If you add a fuzz or Big Muff to that, with their square wave clipping, it will sound pretty nasty and harsh. There’s nothing to compress the fuzz and even out that sharp edge square wave, and no mid range to compensate for the scooped tone coming from the pedals.
This does’t mean that there’s anything wrong. What it means is that the amp and pedal doesn’t go that well together. At least for the tones you want. You may want to return the pedal, or amp, but don’t do it with the impression that the pedal is broken. In fact, the more open and uncompressed the amp is, the less coloured the pedal will be.
Mids scooped amps are particularly suitable for clean tones and rhythm guitars, where you just want to fill in the space but don’t get in the way of the vocals. For cutting lead tones, you either want to use mids boosted pedals, as we’ll look at below, or get an amp with more emphasis on the mid range.
A typical Marshall, like the old Plexi, JCM and even newer series like the DSL, has lots of mid range and compression. Although most of these has enough headroom, at least for low output vintage style pickups, you might find that they do lack some of that pristine clean tone and that they sound somewhat dark due to the mid range.
However, that compression will smooth out those square wave fuzz pedals and make your Fuzz Face and Big Muff sound smooth and creamy. The tone will also cut through more easily, both on stage and in a recording situation.
But again, not all pedals work as well with Marshalls or Hiwatts. The fact that these amps has a lot of mids and compression, can make pedals like a Tube Screamer, OCD and Rat, which all have quite a lot of mids boost, sound dark, boxy and even choked. It’s nothing wrong with the pedals, but too much mids will sound just as bad as too little.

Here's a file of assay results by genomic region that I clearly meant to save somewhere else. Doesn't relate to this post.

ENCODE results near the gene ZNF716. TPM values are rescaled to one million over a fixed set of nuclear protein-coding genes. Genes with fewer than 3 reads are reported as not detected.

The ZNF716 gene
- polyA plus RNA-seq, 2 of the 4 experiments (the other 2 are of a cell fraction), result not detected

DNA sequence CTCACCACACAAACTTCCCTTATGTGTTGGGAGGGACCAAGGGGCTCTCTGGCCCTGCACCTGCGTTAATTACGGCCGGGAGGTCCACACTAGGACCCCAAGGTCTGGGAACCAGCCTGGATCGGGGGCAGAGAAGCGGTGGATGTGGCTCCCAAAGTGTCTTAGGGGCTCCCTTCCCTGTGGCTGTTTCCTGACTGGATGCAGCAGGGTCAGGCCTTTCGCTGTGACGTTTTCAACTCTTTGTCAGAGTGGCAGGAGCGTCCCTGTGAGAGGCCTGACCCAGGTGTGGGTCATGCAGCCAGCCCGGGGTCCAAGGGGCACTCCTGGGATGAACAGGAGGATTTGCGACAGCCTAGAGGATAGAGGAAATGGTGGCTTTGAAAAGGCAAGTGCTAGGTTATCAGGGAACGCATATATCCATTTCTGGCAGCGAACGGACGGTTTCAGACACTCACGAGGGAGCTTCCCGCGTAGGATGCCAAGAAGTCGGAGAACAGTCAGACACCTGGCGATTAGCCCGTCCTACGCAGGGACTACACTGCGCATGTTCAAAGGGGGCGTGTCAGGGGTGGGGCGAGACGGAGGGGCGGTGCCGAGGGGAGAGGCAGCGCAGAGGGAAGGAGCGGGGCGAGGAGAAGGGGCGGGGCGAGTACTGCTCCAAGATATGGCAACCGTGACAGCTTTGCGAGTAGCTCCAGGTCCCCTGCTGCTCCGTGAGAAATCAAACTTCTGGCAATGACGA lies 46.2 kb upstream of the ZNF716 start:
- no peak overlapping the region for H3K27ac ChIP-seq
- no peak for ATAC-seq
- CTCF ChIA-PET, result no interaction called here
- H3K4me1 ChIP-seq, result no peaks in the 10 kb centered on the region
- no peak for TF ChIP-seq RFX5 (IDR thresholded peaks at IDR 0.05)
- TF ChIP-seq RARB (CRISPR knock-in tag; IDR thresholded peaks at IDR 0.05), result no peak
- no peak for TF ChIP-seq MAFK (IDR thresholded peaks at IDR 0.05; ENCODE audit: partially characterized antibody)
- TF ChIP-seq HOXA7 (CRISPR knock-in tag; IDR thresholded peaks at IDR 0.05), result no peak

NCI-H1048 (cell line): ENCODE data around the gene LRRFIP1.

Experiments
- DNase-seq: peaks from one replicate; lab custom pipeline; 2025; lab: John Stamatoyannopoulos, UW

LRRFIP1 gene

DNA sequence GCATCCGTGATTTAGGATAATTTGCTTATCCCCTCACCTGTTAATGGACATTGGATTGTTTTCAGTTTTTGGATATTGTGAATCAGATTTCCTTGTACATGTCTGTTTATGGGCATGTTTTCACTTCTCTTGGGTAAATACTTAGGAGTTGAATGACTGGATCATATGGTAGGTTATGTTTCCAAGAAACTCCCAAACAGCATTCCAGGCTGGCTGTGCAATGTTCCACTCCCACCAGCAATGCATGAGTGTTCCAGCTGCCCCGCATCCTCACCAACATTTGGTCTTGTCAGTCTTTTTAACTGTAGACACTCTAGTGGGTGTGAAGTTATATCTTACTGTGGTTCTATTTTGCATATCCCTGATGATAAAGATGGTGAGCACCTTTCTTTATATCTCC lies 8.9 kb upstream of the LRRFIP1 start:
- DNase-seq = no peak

Marshalls, and similar sounding amps, are ideal for that cutting lead tone and fat chords but they can be a bit too dominating for subtle rhythm work, jazz and other styles where the guitar doesn’t need to be up front.
A third kind of amps are the ones with a fixed mid range, like the Vox AC30, which doesn’t have a dedicated mid range control.
Bryan May certainly has plenty of mid range coming from his wall of AC30s and by rolling down the lows in particular, he allow more space for the fixed mid range to cut through. The fact that he also plays insanely loud, will create tube and speaker compression.
Other amps, like the Laney Lionheart, can do a bit of both. The clean channel does a very good Fender/Vox pristine cleans kind of thing, while the drive channel sounds very much like an early Marshall Plexi, with creamy mids and a bit of compression. Both channels can handle most pedals (the channels share a 3-band EQ) but the tone between the two, is distinctly different allowing a wider range of tones.
So, understanding these differences will make it easier to decide which pedals to buy and ultimately, make it easier to get the tones you want.